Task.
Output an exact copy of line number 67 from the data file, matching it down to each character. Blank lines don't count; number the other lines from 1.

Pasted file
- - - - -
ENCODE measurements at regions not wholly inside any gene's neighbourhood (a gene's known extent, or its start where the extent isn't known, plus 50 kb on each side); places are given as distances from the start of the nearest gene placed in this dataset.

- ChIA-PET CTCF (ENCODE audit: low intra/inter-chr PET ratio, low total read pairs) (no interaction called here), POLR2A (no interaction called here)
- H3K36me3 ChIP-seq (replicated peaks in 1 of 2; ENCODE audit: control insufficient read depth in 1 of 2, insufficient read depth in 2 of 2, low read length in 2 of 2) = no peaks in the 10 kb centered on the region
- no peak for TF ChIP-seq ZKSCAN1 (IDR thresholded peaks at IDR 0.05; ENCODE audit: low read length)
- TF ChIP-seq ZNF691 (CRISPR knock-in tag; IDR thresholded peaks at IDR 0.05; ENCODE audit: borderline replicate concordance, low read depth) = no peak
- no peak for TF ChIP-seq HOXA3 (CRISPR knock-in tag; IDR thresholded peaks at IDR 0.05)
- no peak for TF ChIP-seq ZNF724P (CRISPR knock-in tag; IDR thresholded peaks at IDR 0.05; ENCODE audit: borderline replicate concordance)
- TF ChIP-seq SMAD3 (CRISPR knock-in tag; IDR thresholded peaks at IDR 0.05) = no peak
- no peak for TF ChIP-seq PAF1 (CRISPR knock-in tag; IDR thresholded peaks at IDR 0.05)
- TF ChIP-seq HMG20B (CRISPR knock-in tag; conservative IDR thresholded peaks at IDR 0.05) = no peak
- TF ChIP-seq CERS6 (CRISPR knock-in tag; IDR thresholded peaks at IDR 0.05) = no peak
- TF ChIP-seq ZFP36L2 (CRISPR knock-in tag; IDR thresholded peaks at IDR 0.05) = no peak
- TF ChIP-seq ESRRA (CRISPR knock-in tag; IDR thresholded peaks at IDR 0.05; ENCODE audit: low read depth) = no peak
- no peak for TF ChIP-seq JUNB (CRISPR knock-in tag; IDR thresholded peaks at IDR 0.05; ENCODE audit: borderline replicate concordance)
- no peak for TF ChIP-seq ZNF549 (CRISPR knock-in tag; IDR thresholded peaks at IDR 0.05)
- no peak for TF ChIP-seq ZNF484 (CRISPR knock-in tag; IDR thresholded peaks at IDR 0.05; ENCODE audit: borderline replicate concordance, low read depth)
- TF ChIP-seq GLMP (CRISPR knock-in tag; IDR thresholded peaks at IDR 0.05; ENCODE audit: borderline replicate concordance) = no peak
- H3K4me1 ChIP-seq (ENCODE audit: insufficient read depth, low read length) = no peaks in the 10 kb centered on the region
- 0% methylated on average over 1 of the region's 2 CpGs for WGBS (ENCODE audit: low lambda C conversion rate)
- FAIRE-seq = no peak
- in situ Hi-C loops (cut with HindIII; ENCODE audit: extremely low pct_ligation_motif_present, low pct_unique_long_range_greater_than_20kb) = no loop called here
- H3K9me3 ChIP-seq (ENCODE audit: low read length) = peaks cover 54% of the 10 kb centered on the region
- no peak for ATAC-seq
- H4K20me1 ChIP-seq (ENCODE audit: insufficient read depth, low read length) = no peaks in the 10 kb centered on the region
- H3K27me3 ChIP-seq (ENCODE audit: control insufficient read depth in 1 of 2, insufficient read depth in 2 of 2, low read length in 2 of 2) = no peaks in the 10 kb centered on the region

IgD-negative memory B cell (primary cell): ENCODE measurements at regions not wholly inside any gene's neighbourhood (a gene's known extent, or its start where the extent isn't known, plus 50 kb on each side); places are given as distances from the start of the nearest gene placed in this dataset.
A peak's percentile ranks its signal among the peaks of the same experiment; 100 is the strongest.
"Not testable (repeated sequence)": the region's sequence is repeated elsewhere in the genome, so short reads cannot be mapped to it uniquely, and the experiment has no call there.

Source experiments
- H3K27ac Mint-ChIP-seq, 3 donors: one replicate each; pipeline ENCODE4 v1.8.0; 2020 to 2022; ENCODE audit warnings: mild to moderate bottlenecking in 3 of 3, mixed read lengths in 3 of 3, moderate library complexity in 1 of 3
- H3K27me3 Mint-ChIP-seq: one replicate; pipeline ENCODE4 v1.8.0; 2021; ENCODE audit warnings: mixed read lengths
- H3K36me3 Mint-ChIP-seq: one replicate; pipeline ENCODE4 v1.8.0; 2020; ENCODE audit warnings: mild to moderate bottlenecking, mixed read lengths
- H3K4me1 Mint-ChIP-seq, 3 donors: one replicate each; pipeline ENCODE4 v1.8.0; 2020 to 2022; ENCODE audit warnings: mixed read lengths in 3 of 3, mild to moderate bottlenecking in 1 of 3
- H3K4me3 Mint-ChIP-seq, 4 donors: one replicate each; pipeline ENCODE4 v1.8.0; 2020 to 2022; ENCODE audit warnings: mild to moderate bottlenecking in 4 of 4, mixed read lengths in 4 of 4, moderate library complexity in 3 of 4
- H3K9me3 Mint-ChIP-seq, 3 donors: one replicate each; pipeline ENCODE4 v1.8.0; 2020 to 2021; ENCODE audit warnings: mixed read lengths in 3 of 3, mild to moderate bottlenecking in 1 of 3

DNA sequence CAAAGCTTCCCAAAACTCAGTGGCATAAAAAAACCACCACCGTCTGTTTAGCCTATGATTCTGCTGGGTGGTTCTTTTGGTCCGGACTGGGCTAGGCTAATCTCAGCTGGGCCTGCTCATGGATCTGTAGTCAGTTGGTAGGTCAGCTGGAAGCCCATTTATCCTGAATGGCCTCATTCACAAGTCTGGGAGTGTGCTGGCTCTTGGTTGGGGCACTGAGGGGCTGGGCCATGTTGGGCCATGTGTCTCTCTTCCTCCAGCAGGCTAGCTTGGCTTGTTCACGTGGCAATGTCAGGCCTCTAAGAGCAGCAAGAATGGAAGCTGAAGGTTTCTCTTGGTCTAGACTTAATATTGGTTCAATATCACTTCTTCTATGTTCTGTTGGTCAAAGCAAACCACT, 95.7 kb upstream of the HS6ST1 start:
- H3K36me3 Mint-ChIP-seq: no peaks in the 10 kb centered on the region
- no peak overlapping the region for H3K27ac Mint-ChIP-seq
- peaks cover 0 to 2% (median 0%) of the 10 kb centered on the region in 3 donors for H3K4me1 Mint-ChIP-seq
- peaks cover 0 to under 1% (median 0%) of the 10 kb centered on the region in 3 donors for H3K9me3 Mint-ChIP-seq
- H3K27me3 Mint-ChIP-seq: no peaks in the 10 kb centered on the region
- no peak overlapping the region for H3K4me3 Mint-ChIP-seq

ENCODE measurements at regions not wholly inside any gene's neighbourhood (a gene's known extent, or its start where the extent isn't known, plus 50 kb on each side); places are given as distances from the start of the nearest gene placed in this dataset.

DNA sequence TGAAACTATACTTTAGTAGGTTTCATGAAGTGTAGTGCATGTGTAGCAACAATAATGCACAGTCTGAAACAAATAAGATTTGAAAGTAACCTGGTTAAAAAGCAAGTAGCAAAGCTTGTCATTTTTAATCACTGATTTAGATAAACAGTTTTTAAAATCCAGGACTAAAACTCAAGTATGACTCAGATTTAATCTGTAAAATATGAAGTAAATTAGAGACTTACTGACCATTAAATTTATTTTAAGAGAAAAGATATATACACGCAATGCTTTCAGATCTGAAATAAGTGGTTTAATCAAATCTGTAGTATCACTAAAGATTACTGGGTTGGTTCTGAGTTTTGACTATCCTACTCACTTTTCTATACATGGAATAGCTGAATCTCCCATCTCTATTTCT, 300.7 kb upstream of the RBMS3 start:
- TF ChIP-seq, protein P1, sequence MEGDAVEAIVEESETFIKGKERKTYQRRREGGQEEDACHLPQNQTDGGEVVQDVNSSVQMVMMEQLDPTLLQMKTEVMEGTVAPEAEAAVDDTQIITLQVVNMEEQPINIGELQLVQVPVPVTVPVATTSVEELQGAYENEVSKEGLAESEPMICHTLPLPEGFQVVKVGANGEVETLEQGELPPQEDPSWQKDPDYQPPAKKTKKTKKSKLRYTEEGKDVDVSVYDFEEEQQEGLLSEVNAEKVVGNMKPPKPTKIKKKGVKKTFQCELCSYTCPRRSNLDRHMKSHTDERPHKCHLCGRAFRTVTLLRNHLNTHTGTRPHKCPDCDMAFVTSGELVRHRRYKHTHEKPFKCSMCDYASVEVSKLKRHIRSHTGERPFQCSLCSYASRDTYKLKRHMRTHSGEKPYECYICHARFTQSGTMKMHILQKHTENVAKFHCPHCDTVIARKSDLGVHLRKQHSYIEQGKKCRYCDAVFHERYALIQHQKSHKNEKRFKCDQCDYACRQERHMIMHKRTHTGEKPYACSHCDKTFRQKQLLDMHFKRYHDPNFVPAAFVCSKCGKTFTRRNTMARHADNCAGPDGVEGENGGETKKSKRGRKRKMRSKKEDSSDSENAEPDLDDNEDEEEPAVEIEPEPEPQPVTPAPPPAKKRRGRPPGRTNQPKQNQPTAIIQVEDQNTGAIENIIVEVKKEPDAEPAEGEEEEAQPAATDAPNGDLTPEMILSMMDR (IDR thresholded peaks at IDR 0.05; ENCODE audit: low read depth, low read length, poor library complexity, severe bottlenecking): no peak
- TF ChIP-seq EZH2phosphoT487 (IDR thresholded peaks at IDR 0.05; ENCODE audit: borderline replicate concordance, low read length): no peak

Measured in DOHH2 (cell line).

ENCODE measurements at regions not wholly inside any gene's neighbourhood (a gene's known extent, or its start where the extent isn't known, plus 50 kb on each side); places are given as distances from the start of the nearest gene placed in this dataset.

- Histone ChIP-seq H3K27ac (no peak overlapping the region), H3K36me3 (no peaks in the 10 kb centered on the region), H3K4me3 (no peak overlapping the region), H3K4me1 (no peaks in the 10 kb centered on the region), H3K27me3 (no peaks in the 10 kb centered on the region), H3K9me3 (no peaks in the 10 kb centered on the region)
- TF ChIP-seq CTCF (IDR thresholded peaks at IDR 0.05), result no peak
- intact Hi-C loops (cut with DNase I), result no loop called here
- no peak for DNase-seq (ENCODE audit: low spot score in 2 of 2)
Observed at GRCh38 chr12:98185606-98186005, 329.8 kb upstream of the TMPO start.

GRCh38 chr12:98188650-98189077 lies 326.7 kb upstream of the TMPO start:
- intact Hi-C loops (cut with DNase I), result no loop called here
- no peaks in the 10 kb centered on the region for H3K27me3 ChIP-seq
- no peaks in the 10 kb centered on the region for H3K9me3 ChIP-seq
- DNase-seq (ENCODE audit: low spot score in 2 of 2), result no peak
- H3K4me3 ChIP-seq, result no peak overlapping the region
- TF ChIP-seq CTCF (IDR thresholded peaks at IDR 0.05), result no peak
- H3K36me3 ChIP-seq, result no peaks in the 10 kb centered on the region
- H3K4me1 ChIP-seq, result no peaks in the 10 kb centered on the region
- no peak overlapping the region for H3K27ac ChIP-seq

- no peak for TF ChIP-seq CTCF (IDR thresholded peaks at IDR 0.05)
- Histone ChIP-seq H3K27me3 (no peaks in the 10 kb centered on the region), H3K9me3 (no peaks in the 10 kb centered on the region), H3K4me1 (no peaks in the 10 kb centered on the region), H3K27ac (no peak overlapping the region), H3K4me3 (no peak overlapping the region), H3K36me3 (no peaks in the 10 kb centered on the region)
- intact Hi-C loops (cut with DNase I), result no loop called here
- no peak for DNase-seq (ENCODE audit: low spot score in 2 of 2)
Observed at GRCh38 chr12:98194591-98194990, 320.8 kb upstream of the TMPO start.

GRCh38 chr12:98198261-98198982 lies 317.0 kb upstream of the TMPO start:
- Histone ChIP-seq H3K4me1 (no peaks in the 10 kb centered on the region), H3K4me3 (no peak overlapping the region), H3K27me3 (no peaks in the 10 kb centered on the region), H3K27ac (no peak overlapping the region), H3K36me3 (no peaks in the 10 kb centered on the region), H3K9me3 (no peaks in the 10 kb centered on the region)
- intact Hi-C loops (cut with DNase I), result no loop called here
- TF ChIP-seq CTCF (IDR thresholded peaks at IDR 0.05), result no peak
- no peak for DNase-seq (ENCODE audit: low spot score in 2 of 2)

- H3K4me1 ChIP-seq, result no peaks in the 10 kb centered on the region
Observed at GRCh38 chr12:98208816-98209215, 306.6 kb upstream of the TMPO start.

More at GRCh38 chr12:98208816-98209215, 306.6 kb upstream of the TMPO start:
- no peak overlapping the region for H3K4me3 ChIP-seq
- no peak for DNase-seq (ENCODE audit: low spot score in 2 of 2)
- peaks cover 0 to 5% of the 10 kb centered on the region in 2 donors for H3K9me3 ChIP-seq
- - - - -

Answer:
- no peak for DNase-seq (ENCODE audit: low spot score in 2 of 2)